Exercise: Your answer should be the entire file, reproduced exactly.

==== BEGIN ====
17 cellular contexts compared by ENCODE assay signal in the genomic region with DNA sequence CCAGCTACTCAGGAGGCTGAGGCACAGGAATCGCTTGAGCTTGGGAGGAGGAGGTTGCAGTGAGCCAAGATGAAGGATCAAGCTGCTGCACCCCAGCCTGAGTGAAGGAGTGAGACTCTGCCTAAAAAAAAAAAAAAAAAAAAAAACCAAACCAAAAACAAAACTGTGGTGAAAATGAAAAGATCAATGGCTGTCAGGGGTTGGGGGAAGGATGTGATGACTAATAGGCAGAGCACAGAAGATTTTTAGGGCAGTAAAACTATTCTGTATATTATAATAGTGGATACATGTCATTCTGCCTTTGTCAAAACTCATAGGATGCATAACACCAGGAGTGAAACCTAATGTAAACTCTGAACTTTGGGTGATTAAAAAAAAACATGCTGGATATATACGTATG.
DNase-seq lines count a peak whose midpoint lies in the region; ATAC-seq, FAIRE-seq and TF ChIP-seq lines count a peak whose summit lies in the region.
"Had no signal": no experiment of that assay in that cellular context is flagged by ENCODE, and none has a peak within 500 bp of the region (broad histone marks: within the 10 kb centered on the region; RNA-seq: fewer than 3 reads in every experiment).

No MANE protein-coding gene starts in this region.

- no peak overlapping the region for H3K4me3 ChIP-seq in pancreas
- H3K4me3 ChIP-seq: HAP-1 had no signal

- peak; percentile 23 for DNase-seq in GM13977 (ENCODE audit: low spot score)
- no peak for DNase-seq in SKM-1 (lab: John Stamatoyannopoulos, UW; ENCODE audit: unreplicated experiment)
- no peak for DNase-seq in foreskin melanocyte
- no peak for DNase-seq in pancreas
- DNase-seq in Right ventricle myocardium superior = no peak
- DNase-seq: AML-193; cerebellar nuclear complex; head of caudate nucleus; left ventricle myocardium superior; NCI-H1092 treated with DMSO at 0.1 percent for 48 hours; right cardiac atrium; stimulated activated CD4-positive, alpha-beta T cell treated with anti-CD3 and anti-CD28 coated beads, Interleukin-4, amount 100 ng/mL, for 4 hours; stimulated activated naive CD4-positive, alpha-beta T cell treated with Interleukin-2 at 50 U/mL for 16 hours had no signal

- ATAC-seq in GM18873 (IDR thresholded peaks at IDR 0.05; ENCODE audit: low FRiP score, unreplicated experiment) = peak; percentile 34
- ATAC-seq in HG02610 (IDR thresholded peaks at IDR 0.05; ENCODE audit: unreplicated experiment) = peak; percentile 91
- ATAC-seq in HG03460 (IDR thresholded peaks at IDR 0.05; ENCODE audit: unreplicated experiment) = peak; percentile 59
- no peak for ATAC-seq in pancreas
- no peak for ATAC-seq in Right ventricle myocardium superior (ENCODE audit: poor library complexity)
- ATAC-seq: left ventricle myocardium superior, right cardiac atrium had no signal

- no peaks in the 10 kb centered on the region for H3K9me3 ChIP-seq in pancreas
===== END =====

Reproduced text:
17 cellular contexts compared by ENCODE assay signal in the genomic region with DNA sequence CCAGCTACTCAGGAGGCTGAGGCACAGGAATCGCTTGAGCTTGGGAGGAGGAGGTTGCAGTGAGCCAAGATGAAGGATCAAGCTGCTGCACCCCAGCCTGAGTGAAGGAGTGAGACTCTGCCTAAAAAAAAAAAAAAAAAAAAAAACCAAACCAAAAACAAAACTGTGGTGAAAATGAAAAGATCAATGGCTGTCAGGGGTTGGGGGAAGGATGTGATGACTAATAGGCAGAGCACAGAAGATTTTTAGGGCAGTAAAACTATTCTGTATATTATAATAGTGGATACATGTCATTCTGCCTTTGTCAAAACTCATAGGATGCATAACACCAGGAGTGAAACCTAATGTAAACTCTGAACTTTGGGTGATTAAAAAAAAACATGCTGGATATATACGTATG.
DNase-seq lines count a peak whose midpoint lies in the region; ATAC-seq, FAIRE-seq and TF ChIP-seq lines count a peak whose summit lies in the region.
"Had no signal": no experiment of that assay in that cellular context is flagged by ENCODE, and none has a peak within 500 bp of the region (broad histone marks: within the 10 kb centered on the region; RNA-seq: fewer than 3 reads in every experiment).

No MANE protein-coding gene starts in this region.

- no peak overlapping the region for H3K4me3 ChIP-seq in pancreas
- H3K4me3 ChIP-seq: HAP-1 had no signal

- peak; percentile 23 for DNase-seq in GM13977 (ENCODE audit: low spot score)
- no peak for DNase-seq in SKM-1 (lab: John Stamatoyannopoulos, UW; ENCODE audit: unreplicated experiment)
- no peak for DNase-seq in foreskin melanocyte
- no peak for DNase-seq in pancreas
- DNase-seq in Right ventricle myocardium superior = no peak
- DNase-seq: AML-193; cerebellar nuclear complex; head of caudate nucleus; left ventricle myocardium superior; NCI-H1092 treated with DMSO at 0.1 percent for 48 hours; right cardiac atrium; stimulated activated CD4-positive, alpha-beta T cell treated with anti-CD3 and anti-CD28 coated beads, Interleukin-4, amount 100 ng/mL, for 4 hours; stimulated activated naive CD4-positive, alpha-beta T cell treated with Interleukin-2 at 50 U/mL for 16 hours had no signal

- ATAC-seq in GM18873 (IDR thresholded peaks at IDR 0.05; ENCODE audit: low FRiP score, unreplicated experiment) = peak; percentile 34
- ATAC-seq in HG02610 (IDR thresholded peaks at IDR 0.05; ENCODE audit: unreplicated experiment) = peak; percentile 91
- ATAC-seq in HG03460 (IDR thresholded peaks at IDR 0.05; ENCODE audit: unreplicated experiment) = peak; percentile 59
- no peak for ATAC-seq in pancreas
- no peak for ATAC-seq in Right ventricle myocardium superior (ENCODE audit: poor library complexity)
- ATAC-seq: left ventricle myocardium superior, right cardiac atrium had no signal

- no peaks in the 10 kb centered on the region for H3K9me3 ChIP-seq in pancreas